There is also insensitivity displayed towards women and size and sexual attraction. For example, the one character openly referred to as a bitch is also repeatedly referenced for her ample size, as if that is condemnation of her personality. To go even further, the novel makes special note to point out that the twisted, borderline insane killer has a thing for bigger women, as if that were another point of perversion on a character who has already been revealed as a murderous stalker with a scatological obsession.
And what is it with this book’s preoccupation with piss and shit? Every time it managed to pull me out of the narrative—especially when it is used in moments to exclusively de-age or dehumanize characters, such as when Viola is introduced via the immortal words, “I’ve made a poopoo.” It rang entirely false.
From the unrealistic and all-too-simple decision (made with Dr. Claw-like aplomb) to murder dozens of innocent professors and young adults made by two childish villains who feel short-shafted by life, to side narratives that are never given enough room to breathe or feel essential to the story or characters, and an overwhelmingly childish tone that can be at time politically patronizing and frustratingly obtuse as it vacillates between fear of the other and “fuck the rich and entitled, they all deserve to die,” the second book in Rotenberg’s trilogy is more coherent from point A to point B than the first, but shares all the same problems and then some.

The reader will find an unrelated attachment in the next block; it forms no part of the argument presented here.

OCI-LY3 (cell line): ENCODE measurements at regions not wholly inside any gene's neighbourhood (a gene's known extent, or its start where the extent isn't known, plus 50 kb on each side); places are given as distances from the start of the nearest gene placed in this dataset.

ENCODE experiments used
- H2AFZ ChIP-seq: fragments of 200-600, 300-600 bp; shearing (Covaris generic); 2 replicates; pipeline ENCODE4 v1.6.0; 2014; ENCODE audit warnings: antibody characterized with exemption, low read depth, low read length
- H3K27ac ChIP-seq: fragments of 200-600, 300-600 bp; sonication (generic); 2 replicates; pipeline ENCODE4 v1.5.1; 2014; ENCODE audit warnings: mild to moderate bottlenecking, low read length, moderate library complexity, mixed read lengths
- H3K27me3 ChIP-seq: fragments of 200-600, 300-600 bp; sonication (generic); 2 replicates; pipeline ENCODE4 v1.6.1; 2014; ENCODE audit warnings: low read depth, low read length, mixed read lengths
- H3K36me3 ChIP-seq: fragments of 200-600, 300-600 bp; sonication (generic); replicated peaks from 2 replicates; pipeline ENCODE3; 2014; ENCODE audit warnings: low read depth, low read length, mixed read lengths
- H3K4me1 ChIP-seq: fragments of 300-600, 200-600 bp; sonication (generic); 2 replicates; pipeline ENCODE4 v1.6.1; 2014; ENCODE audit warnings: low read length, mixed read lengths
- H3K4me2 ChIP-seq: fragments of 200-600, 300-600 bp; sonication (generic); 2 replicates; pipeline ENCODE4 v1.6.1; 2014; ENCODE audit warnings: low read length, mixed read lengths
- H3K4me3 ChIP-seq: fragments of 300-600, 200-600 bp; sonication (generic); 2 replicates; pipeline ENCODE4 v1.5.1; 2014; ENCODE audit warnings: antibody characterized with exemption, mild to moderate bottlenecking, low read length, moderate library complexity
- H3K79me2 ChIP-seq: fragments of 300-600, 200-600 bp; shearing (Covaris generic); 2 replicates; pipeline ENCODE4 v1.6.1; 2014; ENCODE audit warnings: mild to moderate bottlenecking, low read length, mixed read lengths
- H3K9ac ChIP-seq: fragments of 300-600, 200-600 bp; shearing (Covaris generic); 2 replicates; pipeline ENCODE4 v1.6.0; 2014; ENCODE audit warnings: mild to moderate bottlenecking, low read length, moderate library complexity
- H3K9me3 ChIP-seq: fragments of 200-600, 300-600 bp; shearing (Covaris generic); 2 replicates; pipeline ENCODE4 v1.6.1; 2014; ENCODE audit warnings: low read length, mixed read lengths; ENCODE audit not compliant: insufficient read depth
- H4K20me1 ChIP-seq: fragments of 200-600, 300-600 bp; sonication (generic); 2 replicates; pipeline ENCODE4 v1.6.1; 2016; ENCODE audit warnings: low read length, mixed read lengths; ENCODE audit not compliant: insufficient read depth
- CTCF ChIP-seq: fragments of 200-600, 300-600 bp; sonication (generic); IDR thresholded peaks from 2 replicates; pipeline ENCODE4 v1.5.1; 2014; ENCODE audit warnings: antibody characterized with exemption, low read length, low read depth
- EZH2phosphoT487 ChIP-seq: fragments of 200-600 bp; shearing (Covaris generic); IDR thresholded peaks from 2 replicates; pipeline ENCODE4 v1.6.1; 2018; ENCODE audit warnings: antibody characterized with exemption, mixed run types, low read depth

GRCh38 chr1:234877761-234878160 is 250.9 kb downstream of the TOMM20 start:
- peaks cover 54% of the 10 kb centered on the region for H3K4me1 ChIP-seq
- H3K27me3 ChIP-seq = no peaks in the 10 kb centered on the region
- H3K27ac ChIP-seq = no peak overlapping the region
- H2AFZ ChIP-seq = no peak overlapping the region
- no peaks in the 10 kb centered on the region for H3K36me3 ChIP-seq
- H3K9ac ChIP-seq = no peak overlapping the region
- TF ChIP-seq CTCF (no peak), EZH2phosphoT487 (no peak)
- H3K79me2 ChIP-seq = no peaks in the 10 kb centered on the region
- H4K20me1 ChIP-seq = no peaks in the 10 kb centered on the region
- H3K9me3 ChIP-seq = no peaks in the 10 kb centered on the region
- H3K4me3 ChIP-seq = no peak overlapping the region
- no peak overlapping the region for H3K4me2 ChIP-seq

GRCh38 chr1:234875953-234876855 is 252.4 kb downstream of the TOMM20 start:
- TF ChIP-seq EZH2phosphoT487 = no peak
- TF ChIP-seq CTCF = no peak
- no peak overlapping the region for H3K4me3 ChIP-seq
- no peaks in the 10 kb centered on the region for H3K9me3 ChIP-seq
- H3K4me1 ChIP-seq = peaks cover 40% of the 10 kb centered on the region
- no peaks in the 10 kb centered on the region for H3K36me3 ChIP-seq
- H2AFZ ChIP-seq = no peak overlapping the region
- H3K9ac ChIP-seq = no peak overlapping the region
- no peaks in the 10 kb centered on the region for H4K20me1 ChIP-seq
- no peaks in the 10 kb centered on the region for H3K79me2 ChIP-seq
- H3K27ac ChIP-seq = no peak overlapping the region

Perhaps, though, the single greatest problem so far is that after two books in this series, I still don’t feel I know who Decker is—what he feels, what he thinks, or for that matter what any of the characters are feeling or thinking. The closest we as readers come to gaining a greater understanding of Decker is through his all-too brief relationship with Tinnery in South Africa. She is able to cut beneath the surface of Decker, if only for a moment. That brief encounter aside, Rotenberg’s characters are still frustratingly thin—a problem that stems in large part from the breakneck pace of each very short chapter. The basic structure of A Murder of Crows is restrictive—offering brevity of time, place, and thought that does not allow for any one personality to grow or shine in an organic way.